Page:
Date of Birth : Mar 3rd 1958
She enrolled at the Bristol Old Vic Theatre School, where she studied alongside Daniel Day-Lewis. In 1981, she made her stage debut in Moving at the Queen’s Theatre in London. Before making a name for herself as a screen star, Richardson enjoyed a hugely successful and extensive theatre career. Starting out with juvenile performances in Cinderella (the title role) and Lord Arthur Saville’s Crime (as Sybil Merton) at the Southport Dramatic Club, the young thespian enrolled at the Bristol Old Vic Theatre School, making her stage debut in Moving at the Queen’s Theatre, London. Soon afterwards, Richardson appeared in reportory theatre, until she found recognition in the West End for a series of highly praised stage performances, ultimately receiving an Olivier Award nomination for her performance in A Lie of the Mind, and in 1996 being cited as ‘the greatest actress of our time in any medium’ by one critic after she appeared in Orlando at the Edinburgh Festival.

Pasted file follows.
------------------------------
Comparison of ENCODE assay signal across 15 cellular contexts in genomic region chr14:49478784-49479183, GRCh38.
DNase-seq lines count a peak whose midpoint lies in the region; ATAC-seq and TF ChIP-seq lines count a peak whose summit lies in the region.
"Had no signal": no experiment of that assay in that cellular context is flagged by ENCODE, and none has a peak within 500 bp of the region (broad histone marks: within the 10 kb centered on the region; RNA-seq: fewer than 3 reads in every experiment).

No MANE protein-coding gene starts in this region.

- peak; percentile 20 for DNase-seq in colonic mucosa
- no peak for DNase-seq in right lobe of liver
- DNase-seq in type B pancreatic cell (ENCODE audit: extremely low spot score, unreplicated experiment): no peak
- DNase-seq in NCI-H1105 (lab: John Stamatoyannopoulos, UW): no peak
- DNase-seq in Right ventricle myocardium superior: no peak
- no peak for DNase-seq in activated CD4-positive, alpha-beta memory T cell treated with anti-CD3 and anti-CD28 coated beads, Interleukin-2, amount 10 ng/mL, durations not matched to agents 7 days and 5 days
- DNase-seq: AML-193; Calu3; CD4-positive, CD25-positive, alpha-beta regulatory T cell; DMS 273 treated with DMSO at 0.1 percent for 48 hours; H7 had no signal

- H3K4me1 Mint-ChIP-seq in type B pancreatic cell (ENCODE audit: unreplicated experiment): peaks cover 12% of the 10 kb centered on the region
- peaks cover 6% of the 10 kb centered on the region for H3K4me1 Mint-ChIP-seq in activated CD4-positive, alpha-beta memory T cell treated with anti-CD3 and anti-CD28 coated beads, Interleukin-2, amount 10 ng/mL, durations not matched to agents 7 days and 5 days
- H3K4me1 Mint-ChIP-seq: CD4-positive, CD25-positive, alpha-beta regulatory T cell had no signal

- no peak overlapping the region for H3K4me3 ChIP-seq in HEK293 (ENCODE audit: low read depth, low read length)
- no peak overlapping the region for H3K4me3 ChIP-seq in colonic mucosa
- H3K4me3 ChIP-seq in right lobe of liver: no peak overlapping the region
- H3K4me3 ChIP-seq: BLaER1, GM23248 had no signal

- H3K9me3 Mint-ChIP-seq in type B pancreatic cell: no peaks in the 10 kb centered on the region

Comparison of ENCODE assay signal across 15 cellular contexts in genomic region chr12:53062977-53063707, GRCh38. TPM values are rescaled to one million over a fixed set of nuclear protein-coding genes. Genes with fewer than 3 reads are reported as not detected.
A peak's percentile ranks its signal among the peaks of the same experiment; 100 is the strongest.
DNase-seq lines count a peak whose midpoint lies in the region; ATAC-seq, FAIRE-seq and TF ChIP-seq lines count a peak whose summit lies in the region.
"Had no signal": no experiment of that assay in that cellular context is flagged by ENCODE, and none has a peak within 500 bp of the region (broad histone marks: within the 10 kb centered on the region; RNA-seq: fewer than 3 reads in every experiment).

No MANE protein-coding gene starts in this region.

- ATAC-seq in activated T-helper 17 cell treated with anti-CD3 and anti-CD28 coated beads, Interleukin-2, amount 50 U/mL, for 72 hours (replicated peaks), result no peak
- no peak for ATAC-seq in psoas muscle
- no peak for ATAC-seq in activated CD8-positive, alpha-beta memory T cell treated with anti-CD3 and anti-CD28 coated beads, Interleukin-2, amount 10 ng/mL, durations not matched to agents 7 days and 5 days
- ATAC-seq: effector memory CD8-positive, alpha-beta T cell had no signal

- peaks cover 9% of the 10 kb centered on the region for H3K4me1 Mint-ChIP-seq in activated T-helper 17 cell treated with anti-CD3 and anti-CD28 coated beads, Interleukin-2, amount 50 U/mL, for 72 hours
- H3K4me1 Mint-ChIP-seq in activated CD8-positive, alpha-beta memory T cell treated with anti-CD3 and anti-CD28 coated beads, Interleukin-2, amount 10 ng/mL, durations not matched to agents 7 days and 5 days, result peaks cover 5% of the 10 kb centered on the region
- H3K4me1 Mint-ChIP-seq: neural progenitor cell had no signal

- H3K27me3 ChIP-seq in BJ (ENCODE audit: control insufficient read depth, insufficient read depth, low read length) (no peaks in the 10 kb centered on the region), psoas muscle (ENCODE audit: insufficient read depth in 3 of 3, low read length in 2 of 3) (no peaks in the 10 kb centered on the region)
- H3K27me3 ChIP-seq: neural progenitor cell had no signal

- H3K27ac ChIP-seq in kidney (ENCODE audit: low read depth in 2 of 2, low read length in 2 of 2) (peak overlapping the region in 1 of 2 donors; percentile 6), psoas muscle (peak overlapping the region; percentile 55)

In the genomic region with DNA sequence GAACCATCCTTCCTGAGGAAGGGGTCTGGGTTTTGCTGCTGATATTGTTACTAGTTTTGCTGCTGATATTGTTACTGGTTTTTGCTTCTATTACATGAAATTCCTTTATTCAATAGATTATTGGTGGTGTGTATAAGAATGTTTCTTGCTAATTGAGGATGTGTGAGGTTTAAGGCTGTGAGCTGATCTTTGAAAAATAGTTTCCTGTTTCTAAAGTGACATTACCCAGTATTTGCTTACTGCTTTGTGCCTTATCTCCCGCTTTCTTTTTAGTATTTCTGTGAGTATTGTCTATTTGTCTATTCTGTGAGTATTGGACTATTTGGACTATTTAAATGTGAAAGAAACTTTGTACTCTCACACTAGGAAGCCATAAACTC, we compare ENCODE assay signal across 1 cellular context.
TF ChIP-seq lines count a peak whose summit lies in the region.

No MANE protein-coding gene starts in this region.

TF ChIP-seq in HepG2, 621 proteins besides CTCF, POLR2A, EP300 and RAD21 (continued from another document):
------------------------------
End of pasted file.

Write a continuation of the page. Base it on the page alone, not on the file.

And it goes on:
In 1985, she made her big screen debut as platinum blonde nightclub hostess Ruth Ellis, the last woman to be hanged in the United Kingdom in Mike Newell’s critically acclaimed biographical drama, Dance With A Stranger. Her performance won her much praise, and within a year she had been cast by Steven Spielberg to appear in his World War II drama Empire of the Sun (1987).
Richardson is well known for her role as infantile Queen Elizabeth I, aka Queenie, in the British television comedy Blackadder II. Her portrayal of a troubled theatre-goer in Secret Friends (BBC 2 TV, 1990) was described as “a miniature tour de force… Miranda Richardson’s finest hour, all in ten minutes” (The Sunday Times). Other television roles include the bitchy Pamela Flitton in A Dance to the Music of Time (1997), Miss Gilchrist in St. Ives (1998), Bettina the obsessive-compulsive interior decorator in Absolutely Fabulous, the sadistic Queen Elspeth in Hallmark’s Snow White: The Fairest Of Them All (2001), and the emotionally repressed Queen Mary in The Lost Prince (2003).
Two Academy Award nominations (for Damage and Tom & Viv) have not altered the actress’s modesty. She refuses to discuss her private life in interviews, and takes both leading and supporting roles in a variety of different genres.